I owe $18,000 on my only car, and the payments are killing me. I’m also upside down on the vehicle by about $4,000. I’m 31, and I’ve got exactly $18,000 in my 401(k). Should I cash it in to pay off the car?
If you use your 401(k) they’ll charge you a 10 percent penalty, plus your tax rate. That means you’ll probably lose anywhere from 25 to 50 percent to the government. I don’t know about you, but I think they already get too much of our money.
I love the fact that you want to get rid of your car payment, but I don’t want you to cash out your retirement plan to make it happen. If you can pay off the car in 18 months or less, I’d advise living on a strict, written budget, and throwing as money as possible toward the car debt until it’s out of your life forever.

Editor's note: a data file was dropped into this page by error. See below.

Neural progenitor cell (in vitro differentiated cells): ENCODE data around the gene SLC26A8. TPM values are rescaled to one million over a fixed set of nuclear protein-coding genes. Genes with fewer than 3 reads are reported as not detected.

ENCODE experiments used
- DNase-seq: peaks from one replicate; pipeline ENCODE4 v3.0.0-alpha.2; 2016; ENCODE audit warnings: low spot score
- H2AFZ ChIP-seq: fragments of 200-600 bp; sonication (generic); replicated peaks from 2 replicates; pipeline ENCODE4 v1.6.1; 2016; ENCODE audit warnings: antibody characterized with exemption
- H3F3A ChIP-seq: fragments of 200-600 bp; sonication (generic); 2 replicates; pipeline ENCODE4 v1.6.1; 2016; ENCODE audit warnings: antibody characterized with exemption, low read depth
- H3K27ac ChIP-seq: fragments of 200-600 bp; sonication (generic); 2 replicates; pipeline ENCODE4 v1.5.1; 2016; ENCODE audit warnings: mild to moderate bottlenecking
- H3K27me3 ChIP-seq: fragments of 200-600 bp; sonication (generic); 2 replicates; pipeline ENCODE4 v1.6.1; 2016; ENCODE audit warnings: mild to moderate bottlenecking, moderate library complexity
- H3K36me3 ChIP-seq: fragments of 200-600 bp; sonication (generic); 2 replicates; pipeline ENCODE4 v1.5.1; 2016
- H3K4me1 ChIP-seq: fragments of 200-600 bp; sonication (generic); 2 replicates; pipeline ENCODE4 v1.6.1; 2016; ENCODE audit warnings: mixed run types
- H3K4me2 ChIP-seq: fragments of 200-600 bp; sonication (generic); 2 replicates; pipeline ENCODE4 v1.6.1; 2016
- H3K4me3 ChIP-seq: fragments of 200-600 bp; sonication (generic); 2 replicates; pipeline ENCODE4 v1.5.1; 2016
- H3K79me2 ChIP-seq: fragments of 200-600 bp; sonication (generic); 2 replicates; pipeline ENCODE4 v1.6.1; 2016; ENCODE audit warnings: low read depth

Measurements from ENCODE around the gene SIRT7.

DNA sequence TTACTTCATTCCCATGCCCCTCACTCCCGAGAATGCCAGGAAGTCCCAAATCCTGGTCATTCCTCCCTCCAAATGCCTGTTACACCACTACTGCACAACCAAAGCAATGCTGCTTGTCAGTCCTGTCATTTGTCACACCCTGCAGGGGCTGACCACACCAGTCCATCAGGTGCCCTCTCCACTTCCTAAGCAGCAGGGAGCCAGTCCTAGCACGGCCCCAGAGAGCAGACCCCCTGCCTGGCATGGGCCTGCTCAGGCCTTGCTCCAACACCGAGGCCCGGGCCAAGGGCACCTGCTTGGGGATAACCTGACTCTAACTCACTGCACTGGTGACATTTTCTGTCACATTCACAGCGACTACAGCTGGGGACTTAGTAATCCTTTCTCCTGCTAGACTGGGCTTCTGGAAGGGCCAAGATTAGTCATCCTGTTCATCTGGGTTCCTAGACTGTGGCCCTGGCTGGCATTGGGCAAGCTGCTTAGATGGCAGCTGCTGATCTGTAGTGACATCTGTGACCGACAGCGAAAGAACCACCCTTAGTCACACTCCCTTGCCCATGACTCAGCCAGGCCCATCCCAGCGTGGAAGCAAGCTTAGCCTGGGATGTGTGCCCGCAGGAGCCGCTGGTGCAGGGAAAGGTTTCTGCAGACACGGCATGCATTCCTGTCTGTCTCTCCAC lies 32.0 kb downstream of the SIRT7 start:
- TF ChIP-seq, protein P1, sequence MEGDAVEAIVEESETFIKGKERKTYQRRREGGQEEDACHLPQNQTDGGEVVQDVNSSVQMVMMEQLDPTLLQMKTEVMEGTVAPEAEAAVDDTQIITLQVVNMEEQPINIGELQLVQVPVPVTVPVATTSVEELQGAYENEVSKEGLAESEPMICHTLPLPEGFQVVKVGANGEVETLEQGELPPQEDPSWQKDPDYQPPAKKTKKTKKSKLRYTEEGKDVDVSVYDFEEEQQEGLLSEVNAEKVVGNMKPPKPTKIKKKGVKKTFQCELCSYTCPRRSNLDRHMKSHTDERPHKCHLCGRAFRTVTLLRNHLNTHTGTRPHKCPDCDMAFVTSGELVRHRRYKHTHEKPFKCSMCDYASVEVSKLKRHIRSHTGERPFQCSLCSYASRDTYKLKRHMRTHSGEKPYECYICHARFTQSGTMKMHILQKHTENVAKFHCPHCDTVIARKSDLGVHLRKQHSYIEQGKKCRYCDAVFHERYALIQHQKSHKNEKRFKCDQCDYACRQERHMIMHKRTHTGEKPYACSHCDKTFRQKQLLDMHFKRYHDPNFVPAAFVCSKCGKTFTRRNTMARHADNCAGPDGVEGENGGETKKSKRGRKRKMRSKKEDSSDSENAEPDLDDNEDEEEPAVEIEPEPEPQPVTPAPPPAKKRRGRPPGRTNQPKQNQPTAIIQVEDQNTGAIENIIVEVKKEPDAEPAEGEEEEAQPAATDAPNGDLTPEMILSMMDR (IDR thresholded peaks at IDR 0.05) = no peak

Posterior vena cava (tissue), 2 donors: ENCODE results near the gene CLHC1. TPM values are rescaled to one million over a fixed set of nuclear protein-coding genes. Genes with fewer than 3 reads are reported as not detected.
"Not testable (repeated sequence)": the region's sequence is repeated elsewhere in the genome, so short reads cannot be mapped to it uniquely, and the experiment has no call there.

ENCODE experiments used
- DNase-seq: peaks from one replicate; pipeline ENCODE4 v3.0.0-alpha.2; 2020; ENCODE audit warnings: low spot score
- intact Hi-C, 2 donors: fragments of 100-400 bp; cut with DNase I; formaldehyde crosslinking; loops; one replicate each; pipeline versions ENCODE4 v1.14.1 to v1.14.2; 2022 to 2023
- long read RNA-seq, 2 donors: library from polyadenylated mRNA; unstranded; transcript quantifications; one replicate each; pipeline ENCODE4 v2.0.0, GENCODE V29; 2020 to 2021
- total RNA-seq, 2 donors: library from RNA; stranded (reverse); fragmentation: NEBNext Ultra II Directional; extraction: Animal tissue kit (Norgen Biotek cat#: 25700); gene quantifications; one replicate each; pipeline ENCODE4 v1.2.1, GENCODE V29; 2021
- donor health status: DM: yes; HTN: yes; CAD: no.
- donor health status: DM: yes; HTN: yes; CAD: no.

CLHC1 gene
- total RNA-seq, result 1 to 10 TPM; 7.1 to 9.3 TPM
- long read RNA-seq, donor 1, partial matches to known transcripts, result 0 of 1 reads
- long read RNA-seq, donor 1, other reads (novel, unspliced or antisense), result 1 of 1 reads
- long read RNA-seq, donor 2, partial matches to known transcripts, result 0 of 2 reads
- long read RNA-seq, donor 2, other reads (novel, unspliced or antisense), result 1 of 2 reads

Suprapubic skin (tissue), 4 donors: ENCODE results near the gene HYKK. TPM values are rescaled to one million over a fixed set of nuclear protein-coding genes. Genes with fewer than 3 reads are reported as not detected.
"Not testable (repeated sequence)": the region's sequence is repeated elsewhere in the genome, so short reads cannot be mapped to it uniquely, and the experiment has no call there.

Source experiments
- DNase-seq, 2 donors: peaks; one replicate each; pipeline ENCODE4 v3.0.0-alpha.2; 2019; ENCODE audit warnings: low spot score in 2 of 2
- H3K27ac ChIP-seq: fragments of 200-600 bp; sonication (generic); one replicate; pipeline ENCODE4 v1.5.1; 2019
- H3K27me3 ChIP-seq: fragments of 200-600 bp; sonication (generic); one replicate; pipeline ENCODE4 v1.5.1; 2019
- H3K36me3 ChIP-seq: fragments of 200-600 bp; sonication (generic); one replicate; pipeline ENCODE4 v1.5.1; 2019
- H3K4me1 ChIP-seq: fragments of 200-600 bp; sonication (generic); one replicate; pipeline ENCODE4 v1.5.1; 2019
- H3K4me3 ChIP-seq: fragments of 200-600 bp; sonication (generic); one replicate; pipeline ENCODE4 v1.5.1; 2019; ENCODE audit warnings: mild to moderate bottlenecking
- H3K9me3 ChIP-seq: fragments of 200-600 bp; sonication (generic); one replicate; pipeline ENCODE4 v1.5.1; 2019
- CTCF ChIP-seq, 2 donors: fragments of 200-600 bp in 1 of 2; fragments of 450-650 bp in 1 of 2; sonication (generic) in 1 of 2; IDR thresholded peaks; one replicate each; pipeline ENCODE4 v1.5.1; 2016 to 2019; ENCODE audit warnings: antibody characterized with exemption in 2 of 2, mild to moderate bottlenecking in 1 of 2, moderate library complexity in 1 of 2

If it would take longer than 18 months to pay it off, I’d get rid of the car. To do this, you’d have to sell it for as much as you can get, then go to a local credit union for a small loan to cover the difference. If it’s your only car, you’d need to ask for an extra $2,000 to $3,000 to buy a little beater to drive until you can save up and get into something better.
I hate all kinds of debt, Monty. But being $5,000 to $6,000 in the hole is a lot better than having $18,000 in debt hanging over your head!
* Dave Ramsey is CEO of Ramsey Solutions. He has authored seven best-selling books, including The Total Money Makeover. The Dave Ramsey Show is heard by more than 14 million listeners each week on 585 radio stations and multiple digital platforms. Follow Dave on the web at daveramsey.com and on Twitter at @DaveRamsey.